One thing I hate my high school for is making life sound so black and white. They pushed the idea everyone who is successful goes to college, that there’s no other way, that there’s no excuse not to go, that community college is a waste (it was referred to as “the 13th grade”), and that all incoming college students were our age. What a load of trash. And I say that with zero fondness for community college.

I’m still getting over the feeling of being an “older” student, but I must admit I think I’m doing well because I’m not 18 years old in college. While I went to college for bad reasons to begin with (family pressure), there was more to it than that. I was also burned out from 14 years of mandatory schooling since the age of 5. Birth, if you count daycare, preschool, and head start. I didn’t want to go to any school anymore! I wanted to work, make some money, and go to college later! Obviously, that plan fell apart and I despise retail with an intensity that matches the sun’s, but I don’t regret it. I had more freedom as an uneducated part-time retail worker than as a jobless college student. If I had the personality for retail to be a lifelong career, I’d go for it and never have chosen to return to school. Unfortunately, being an introvert means that’s the equivalent of hell.

Having some years off of school let me have some experiences I couldn’t do while in school. And while not all of them were pleasant, it was still a nice, long break from being confined to one place for nine hours. It’s insanely ironic how being surrounded by hundreds of people for over a decade of your life can turn you into a misanthrope. I think my preschool self who was happier building blocks alone than being forced to “make friends” was on to something.

Experiencing something besides school (and bullying) let me feel more motivated and focused when I returned to school. Sure, I still have my grievances. I hate having to wake up at 6 AM and I wish I could’ve stayed with the first group of classmates I started with. But unlike my mandatory school days, schoolwork is not my life. It’s part of it, but I’m not forced to make it all of it. Again, the irony is insane. I get my schoolwork out of the way as quickly (and meticulously) as I can, to the point I will work through lunch to finish it. High school and under? Classwork and schoolwork was a battle to get me to finish if I wasn’t interested in the subject. I know some people do well under pressure, but I think I’m proving time and again I’m not one of them. It seems I do well when the pressure is off. That, and when I feel what I’m doing is worth my while. I still remember almost nothing I learned in high school, and what I do remember is limited to the Italian and French classes I took.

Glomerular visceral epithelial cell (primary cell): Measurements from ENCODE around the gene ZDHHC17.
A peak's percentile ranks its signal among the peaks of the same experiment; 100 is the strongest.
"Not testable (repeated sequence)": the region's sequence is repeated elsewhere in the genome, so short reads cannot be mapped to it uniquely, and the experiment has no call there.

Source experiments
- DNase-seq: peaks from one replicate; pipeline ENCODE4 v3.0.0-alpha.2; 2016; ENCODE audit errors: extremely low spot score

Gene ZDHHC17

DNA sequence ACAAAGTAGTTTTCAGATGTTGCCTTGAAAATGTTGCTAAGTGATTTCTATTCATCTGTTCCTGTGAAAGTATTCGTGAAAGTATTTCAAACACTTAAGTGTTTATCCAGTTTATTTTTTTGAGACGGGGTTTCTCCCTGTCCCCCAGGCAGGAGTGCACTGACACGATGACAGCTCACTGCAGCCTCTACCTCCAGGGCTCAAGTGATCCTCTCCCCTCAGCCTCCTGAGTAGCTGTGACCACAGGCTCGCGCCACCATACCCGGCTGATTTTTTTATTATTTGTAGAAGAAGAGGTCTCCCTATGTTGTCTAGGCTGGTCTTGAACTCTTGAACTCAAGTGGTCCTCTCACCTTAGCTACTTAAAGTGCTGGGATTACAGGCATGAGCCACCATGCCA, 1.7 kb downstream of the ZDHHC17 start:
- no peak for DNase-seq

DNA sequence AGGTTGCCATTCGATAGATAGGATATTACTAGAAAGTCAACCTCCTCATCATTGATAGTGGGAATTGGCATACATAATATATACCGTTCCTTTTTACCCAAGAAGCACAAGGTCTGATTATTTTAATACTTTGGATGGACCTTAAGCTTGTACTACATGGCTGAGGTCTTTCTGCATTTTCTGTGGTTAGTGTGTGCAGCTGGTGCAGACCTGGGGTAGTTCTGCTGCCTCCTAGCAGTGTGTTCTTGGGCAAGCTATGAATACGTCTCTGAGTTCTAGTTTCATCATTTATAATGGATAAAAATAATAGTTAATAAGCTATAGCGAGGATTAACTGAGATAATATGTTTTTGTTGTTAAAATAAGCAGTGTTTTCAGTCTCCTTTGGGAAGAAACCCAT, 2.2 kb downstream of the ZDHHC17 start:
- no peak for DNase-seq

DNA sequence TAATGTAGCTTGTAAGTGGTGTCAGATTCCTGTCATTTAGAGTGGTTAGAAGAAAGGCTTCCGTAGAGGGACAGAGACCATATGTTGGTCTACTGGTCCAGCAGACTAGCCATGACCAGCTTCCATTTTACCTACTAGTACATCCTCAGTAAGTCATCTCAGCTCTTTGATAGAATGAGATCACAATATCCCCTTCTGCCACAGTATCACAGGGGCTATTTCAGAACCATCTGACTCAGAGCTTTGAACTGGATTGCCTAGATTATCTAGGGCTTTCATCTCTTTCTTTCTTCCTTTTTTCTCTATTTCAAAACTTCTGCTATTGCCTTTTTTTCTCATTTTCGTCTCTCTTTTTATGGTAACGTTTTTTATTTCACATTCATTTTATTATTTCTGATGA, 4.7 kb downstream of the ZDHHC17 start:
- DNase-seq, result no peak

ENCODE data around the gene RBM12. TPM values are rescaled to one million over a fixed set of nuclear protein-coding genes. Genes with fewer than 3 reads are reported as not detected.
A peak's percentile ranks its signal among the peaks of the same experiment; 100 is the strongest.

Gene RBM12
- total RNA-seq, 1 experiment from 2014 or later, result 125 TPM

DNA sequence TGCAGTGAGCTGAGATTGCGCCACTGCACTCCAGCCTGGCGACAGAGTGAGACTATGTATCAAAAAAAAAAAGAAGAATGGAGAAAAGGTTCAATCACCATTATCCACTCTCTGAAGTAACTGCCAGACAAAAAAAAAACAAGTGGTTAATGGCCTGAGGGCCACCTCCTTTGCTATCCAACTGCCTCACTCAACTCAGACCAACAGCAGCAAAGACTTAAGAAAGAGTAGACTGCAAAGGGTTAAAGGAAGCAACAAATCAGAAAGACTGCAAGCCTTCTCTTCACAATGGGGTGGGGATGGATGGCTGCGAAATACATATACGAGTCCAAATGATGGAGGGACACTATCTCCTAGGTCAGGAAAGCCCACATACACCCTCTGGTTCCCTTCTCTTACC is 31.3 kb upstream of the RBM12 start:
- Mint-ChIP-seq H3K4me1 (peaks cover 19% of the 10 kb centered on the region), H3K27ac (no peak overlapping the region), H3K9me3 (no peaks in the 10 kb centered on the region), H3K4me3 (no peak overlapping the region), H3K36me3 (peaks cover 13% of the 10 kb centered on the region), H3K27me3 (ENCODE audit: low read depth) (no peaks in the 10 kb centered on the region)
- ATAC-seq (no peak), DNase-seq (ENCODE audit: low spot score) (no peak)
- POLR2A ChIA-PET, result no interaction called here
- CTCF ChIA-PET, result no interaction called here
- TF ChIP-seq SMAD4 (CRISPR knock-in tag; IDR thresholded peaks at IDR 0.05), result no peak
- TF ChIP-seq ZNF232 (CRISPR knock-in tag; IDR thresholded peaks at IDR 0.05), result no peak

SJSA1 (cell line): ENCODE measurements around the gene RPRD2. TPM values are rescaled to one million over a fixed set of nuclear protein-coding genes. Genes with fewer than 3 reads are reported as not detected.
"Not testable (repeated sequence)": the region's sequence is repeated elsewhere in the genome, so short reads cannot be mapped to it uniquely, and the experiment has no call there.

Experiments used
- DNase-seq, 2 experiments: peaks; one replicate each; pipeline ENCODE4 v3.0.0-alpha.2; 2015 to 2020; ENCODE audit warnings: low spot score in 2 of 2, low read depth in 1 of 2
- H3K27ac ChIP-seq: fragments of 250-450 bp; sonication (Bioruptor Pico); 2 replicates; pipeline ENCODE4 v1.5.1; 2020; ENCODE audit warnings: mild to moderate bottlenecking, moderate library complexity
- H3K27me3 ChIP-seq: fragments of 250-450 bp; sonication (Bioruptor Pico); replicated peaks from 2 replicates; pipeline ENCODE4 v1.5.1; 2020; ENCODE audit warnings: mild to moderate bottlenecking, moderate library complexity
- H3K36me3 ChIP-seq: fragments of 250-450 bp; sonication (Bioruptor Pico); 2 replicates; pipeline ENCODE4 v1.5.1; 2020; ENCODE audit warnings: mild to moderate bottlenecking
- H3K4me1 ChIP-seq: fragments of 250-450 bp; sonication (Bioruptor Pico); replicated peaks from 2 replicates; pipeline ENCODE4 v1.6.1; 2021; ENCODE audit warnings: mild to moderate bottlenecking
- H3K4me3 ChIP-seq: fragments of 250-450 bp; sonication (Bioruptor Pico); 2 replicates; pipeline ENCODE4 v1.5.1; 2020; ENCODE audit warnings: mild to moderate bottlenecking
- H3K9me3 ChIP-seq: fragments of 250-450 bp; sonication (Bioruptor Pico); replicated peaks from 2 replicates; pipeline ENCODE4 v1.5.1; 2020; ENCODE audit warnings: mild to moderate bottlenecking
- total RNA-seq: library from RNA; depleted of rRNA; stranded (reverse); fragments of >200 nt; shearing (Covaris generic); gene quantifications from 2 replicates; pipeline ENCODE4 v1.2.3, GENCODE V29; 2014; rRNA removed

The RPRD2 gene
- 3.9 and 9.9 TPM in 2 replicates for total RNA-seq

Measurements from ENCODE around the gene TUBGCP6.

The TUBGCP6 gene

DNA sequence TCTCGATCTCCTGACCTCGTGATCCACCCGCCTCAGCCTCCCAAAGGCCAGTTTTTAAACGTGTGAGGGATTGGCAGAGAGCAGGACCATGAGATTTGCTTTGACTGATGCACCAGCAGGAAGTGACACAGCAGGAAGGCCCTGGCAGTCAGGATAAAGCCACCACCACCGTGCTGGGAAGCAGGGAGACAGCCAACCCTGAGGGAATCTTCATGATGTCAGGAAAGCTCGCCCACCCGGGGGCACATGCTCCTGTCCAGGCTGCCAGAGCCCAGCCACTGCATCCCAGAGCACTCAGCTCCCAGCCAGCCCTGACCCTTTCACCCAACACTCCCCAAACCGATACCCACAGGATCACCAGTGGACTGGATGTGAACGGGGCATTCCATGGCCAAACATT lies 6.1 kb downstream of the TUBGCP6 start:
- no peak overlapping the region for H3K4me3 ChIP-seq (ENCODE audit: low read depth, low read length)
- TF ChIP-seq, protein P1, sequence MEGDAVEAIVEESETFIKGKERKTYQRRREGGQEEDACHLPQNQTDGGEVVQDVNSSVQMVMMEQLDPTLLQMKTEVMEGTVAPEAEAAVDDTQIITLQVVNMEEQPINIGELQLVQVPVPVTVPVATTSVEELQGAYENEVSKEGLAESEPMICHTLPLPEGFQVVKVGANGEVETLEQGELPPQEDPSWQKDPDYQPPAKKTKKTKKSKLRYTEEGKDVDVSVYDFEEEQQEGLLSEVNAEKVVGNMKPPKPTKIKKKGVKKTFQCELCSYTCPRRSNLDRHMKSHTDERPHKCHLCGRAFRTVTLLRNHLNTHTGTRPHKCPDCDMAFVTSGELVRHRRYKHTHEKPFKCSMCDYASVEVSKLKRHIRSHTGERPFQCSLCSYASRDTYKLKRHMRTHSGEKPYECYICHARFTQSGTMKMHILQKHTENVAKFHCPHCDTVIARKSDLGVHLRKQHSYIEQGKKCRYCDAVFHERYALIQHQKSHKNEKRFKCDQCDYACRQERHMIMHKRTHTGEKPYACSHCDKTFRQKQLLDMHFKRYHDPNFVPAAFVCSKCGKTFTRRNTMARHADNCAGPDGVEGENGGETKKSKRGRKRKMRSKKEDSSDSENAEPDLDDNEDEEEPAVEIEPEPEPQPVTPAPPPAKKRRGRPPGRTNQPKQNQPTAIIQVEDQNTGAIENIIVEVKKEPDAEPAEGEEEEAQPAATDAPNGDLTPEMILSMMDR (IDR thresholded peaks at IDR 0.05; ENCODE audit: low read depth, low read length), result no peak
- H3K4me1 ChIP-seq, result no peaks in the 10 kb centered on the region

So, I don’t mind being a “non-traditional” student, as it’s called. I’m actually glad I can pay for my own schooling. It means no one needs to keep tabs on it besides me. Want to know my grades? None of your business!

Hope Is Wasted On The Hopeless

In three days, I return to school. After all of the nonsense that happened, I should be happy to return, especially since I don’t have to pay as much as I initially did. The key word in that sentence is should.

I should be happy. But I’m not.

To pay off what financial aid did not cover, I have to make monthly payments, the first of which was due on the day I start school. Unfortunately, the time between receiving that balance and its due date were too close. While I have savings for this kind of expense, I’d rather not use it if I can help it. The result was I split the payment between my most recent paycheck and one of my credit cards.

I can pay the credit card off. There’ll be interest, but what that will amount to is barely a pinch in comparison. At the same time, this is the first instance I’ve put a large purchase on one of my credit cards. And since I’m still paying off a medical expense, it wasn’t really something I wanted to do. There was no option I wanted to do.

I’m not happy. I’m worried. I’m sad. I’m afraid. I’m frustrated.

The looming question in my mind, the one that stands over me like a collapsing tower, is: Is it worth it?

I have to hope it is, but debt, however necessary it may be, is never fun to owe. Putting any part of the payment on my credit card was a one-time thing. That I had to do it to begin with makes me hope completing this school is worthwhile, but fear more and more it won’t be. Excitement and fear are not two emotions that can mix within me. One kicks the other out, and in this case, fear has sent excitement packing. I feel unnatural as it is, being someone who’s just starting school while everyone else is graduating (two of my friends from high school graduated with their bachelor’s – one in chemical engineering, the other in psychology – just days ago), so more than anything, I want my time and money toward this school to prove to be worth the debt. Worth the stress, the tiredness, the temporary smacks to my credit score. But, admittedly, mostly worth the debt.

I won’t know if it’s worth it until the end. I have to hope it is. I have to believe it will be.

But I don’t know if I can!